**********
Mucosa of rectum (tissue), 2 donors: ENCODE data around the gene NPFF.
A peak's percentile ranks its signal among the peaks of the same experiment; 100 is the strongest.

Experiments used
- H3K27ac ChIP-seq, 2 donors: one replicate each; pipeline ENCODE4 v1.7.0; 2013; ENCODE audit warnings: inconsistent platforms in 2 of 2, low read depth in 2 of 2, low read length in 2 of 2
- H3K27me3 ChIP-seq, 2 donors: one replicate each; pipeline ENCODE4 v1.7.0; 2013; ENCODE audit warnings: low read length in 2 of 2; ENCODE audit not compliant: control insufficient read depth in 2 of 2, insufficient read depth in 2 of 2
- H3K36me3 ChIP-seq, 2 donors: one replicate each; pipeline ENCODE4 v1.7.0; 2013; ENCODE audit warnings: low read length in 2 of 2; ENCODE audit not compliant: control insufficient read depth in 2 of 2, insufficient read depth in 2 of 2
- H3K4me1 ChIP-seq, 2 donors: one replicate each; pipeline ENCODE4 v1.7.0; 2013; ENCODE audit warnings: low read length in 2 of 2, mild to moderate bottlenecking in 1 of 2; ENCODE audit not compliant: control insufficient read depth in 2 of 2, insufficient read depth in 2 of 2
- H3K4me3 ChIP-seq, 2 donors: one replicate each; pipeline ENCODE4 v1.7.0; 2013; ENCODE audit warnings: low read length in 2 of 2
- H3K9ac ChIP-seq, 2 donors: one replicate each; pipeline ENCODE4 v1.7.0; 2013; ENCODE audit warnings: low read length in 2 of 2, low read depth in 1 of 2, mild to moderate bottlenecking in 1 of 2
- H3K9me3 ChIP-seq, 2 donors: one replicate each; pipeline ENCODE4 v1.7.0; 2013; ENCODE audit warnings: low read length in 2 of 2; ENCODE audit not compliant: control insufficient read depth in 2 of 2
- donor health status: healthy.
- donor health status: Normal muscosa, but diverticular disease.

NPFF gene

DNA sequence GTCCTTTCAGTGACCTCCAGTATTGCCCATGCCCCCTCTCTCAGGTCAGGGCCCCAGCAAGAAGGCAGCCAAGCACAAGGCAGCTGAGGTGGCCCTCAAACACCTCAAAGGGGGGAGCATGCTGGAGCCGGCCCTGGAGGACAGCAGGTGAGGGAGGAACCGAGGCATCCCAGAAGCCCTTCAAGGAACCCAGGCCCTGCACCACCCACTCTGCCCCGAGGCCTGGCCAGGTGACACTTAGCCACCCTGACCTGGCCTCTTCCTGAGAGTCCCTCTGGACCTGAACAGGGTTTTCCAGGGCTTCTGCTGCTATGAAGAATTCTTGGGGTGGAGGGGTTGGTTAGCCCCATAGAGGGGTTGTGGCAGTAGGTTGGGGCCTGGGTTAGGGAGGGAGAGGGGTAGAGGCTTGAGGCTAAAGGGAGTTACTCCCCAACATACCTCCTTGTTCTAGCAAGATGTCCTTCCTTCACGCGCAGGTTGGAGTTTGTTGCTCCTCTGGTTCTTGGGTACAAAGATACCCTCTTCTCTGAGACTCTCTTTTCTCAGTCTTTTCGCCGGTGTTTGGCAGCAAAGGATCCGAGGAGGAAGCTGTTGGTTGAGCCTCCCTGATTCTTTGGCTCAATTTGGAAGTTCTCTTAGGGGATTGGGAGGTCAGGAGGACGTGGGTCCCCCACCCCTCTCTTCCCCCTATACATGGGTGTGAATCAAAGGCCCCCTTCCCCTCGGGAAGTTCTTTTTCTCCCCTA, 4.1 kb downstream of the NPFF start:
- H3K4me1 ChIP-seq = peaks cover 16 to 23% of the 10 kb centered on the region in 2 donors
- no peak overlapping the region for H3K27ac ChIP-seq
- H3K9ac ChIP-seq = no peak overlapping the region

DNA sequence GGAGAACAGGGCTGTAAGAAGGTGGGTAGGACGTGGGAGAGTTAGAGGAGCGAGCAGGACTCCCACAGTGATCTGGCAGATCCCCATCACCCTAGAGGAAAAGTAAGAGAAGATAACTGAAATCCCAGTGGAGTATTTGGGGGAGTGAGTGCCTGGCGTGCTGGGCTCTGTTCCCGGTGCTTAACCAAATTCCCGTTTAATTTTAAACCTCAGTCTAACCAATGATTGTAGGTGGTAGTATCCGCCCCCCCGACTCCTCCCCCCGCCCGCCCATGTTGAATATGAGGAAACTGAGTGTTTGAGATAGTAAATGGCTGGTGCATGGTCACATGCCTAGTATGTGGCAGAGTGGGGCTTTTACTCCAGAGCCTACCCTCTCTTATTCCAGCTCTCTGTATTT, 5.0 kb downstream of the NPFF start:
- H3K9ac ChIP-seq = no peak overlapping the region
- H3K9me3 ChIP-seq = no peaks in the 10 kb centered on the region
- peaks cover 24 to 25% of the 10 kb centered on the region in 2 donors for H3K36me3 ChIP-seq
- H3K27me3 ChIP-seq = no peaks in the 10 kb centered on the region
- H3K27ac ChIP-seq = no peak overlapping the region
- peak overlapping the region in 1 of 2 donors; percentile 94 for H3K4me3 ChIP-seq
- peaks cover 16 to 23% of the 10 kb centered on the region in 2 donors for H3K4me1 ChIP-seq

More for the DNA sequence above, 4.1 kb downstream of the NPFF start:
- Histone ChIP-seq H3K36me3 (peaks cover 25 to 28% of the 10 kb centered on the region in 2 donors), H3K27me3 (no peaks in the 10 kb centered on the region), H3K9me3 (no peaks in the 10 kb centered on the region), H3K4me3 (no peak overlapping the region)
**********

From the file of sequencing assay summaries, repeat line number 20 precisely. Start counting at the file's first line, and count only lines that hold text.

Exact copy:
- H3K9me3 ChIP-seq = no peaks in the 10 kb centered on the region